Birthday greetings from the QE2 Conference Centre in Westminster, where I'm covering the snappily-titled London Meeting 2005 Supporting the Palestinian Authority.
The meeting opened with the usual historic-sounding pronouncements by Tony Blair and Mahmoud Abbas.
In reality, however, today is a textbook example of the choreography of international diplomacy. It's an opportunity for politicians to look good on camera and send out the right signals to the wider world rather than hold in-depth discussions.
Just look at the schedule.
The issue of governance gets 35 minutes. 25 minutes are allotted for economic development. The key issue surrounding Palestinian reform -- security -- gets a whopping 40 minutes.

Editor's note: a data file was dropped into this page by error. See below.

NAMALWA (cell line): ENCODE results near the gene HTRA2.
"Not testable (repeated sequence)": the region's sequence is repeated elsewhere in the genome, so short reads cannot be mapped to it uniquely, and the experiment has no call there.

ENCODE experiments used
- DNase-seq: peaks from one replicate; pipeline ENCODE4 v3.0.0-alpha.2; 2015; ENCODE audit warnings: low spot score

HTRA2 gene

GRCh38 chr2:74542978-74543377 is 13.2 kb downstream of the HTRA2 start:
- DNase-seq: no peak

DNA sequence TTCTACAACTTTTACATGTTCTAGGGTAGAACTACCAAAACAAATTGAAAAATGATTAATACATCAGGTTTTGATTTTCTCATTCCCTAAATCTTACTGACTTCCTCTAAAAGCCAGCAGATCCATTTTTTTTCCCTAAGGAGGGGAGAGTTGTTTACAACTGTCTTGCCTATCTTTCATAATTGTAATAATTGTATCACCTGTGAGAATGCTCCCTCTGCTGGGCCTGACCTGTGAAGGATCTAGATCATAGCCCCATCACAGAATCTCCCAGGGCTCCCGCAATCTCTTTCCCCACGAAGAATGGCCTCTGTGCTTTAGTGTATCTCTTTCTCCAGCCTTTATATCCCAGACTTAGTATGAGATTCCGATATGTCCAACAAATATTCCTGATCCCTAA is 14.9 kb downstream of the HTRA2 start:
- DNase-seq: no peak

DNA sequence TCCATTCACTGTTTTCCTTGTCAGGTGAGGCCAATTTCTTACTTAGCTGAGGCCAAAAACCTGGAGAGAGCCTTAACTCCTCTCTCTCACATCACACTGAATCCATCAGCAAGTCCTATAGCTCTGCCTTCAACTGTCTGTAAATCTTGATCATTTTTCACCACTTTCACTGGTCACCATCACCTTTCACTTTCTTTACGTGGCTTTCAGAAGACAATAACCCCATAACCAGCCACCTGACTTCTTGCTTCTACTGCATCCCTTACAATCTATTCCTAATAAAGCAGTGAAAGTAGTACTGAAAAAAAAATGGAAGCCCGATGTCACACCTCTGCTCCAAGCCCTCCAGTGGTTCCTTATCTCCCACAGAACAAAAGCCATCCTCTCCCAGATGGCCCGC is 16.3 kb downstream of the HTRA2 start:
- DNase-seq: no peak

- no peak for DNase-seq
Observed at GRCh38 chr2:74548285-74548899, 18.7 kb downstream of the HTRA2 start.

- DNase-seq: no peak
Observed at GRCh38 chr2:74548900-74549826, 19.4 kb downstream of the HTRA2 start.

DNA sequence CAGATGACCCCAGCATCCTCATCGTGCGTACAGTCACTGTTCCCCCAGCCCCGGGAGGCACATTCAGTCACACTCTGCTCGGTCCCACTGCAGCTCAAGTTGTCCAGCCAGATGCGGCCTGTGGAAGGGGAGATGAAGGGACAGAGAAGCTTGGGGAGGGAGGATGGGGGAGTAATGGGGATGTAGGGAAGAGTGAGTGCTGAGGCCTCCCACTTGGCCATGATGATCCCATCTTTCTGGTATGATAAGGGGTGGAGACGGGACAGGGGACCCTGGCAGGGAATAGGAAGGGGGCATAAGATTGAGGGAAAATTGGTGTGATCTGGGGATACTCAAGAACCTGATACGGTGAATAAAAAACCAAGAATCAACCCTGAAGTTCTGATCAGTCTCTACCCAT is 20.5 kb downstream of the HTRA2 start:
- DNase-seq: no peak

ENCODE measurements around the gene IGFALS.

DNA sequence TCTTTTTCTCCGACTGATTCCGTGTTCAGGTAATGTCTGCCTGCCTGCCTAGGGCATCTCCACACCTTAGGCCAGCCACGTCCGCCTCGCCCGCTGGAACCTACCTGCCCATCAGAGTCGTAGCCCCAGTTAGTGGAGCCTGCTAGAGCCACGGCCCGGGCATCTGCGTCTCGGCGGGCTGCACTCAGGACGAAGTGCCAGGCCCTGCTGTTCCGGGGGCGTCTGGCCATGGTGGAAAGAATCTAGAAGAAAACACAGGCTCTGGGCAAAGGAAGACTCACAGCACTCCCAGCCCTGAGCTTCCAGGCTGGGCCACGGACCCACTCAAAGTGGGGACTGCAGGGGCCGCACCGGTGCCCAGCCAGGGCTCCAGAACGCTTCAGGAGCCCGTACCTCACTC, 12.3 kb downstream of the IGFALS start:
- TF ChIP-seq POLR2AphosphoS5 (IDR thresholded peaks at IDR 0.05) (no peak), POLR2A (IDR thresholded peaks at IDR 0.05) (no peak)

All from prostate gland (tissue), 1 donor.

It goes without saying that little of substance can be thrashed out in such short timescales.
But that's not the point of this meeting.
All the real work has already been done behind the scenes. Civil servants have already agreed on the structures designed to build the institutions of a viable Palestinian state. Documents have been drafted and circulated, communiques written and rewritten.
The meeting itself is about shaking hands for the cameras and uttering carefully crafted soundbites for the evening news bulletins.